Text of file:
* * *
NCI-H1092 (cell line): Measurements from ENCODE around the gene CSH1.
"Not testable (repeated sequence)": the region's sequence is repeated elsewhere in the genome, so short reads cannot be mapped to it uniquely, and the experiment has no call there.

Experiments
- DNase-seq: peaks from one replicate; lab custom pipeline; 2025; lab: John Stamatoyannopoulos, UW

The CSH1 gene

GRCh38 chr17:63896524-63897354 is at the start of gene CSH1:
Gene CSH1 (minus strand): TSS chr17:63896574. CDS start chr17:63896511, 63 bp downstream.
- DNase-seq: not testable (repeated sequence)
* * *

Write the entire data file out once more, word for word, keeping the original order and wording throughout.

NCI-H1092 (cell line): Measurements from ENCODE around the gene CSH1.
"Not testable (repeated sequence)": the region's sequence is repeated elsewhere in the genome, so short reads cannot be mapped to it uniquely, and the experiment has no call there.

Experiments
- DNase-seq: peaks from one replicate; lab custom pipeline; 2025; lab: John Stamatoyannopoulos, UW

The CSH1 gene

GRCh38 chr17:63896524-63897354 is at the start of gene CSH1:
Gene CSH1 (minus strand): TSS chr17:63896574. CDS start chr17:63896511, 63 bp downstream.
- DNase-seq: not testable (repeated sequence)